In 1929, not long after Einstein developed his static theory, observations by Edwin Hubble^{[14]} indicated that the universe appears to be expanding; this was consistent with a cosmological solution to the original general relativity equations that had been found by the mathematician Friedmann, working on the Einstein equations of general relativity. Einstein reportedly referred to his failure to accept the validation of his equations—when they had predicted the expansion of the universe in theory, before it was demonstrated in observation of the cosmological redshift—as his "biggest blunder".^{[15]}

It transpired that adding the cosmological constant to Einstein's equations does not lead to a static universe at equilibrium because the equilibrium is unstable: if the universe expands slightly, then the expansion releases vacuum energy, which causes yet more expansion. Likewise, a universe that contracts slightly will continue contracting.^{[16]}

However, the cosmological constant remained a subject of theoretical and empirical interest. Empirically, the cosmological data of recent decades strongly suggests that our universe has a positive cosmological constant.^{[5]} The explanation of this small but positive value is a remaining theoretical challenge, the so-called cosmological constant problem.

Some early generalizations of Einstein's gravitational theory, known as classical unified field theories, either introduced a cosmological constant on theoretical grounds or found that it arose naturally from the mathematics. For example, Arthur Eddington claimed that the cosmological constant version of the vacuum field equation expressed the "epistemological" property that the universe is "self-gauging", and Erwin Schrödinger's pure-affine theory using a simple variational principle produced the field equation with a cosmological term.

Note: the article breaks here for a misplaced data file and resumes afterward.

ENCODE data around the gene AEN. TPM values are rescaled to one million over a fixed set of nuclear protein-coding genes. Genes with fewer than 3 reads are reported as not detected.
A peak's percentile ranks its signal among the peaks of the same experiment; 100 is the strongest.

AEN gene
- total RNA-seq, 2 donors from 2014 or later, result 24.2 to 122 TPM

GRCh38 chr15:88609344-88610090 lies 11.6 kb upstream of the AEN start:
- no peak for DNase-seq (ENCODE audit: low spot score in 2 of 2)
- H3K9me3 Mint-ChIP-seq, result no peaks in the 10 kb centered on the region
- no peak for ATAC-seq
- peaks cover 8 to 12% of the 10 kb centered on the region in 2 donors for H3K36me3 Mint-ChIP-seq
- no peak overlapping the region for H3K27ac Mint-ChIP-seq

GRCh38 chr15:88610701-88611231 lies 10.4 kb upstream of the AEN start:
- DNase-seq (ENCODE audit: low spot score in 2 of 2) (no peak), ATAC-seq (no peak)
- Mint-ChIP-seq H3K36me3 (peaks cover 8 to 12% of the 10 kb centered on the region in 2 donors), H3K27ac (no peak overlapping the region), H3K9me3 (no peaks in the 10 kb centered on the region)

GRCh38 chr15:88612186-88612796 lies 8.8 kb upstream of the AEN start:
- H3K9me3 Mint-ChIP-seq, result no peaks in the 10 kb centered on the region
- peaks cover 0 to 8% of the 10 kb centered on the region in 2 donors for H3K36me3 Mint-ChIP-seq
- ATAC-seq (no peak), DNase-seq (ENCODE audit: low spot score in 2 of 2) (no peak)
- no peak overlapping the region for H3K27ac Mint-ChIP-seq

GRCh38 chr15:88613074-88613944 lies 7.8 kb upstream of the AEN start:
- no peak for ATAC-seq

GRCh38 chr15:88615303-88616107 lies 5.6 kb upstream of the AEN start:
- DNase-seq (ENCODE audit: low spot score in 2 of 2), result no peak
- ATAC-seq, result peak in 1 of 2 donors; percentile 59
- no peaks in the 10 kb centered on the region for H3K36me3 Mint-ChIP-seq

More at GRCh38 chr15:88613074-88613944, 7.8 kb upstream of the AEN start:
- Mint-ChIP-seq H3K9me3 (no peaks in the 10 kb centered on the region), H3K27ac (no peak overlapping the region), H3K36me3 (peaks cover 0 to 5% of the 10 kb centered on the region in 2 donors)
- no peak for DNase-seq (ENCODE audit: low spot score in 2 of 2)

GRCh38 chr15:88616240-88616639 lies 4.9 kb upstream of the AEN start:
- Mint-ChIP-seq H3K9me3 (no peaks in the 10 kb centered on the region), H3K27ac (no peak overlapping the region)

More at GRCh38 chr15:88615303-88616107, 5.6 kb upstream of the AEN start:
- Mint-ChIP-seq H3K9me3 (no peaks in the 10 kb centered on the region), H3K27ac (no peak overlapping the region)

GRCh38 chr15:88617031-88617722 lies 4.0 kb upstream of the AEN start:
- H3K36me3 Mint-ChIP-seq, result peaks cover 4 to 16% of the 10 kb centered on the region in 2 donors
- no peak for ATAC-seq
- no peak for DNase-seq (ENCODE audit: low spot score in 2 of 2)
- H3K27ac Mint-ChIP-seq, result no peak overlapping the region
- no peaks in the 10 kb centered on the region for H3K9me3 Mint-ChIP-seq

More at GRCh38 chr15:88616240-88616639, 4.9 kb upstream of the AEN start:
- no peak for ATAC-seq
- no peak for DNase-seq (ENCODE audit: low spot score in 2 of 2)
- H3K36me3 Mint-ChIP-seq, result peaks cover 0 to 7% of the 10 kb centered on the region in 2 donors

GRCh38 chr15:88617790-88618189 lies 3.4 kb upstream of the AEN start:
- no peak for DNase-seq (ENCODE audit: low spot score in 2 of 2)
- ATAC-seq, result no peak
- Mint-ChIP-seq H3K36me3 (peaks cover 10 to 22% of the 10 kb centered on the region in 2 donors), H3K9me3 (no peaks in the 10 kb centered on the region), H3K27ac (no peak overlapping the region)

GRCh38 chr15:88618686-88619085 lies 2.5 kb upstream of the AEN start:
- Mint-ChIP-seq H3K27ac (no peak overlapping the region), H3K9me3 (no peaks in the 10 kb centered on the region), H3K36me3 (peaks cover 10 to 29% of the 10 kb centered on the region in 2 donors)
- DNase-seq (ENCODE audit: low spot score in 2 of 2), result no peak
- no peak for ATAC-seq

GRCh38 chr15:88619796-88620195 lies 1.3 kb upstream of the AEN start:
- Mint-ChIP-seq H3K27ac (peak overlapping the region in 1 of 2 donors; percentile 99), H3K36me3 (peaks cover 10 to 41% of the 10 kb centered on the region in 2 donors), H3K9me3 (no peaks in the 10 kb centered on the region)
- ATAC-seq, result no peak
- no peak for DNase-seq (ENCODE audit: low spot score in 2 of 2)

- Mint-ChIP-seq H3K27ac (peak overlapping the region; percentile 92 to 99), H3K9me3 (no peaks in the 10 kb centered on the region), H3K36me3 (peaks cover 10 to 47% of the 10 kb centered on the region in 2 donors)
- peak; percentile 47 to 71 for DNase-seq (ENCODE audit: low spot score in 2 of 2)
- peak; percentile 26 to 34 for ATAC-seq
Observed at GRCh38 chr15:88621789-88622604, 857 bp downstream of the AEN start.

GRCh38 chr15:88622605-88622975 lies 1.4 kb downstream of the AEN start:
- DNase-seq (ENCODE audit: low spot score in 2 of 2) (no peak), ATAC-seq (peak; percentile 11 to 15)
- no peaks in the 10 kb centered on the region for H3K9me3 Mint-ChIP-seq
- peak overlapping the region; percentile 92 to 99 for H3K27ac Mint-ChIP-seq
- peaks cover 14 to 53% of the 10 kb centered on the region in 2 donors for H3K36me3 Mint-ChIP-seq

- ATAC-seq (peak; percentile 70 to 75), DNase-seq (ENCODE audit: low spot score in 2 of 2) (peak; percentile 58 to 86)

In 1990s, Saul Perlmutter at Lawrence Berkeley National Laboratory, Brian Schmidt of the Australian National University and Adam Riess of the Space Telescope Science Institute were searching for type Ia supernovas. By that time, they expected to observe the deceleration of the supernovas caused by the gravitation attraction of mass according to Einstein’s gravitational theory. The first reports published in July 1997 from Supernova Cosmology Project used the supernova observation to support such deceleration hypothesis. But soon they found that supernovas were flying away in an accelerating manner. In 1998, both teams announced this surprising result. It implied the Universe is under accelerating expansion. The cosmological constant is needed to explain such acceleration.^{[17]} After this discovery, the cosmological constant was put back to the equation of general relativity.

- In 1915, Einstein publishes his equations of general relativity, without a cosmological constant Λ.
- In 1917, Einstein adds the parameter Λ to his equations when he realizes that his theory implies a dynamic universe for which space is a function of time. He then gives this constant a value that makes his Universe model remain static and eternal (Einstein static universe).
- In 1922, the Russian physicist Alexander Friedmann mathematically shows that Einstein's equations (whatever Λ) remain valid in a dynamic universe.
- In 1927, the Belgian astrophysicist Georges Lemaître shows that the Universe is expanding by combining general relativity with astronomical observations, those of Hubble in particular.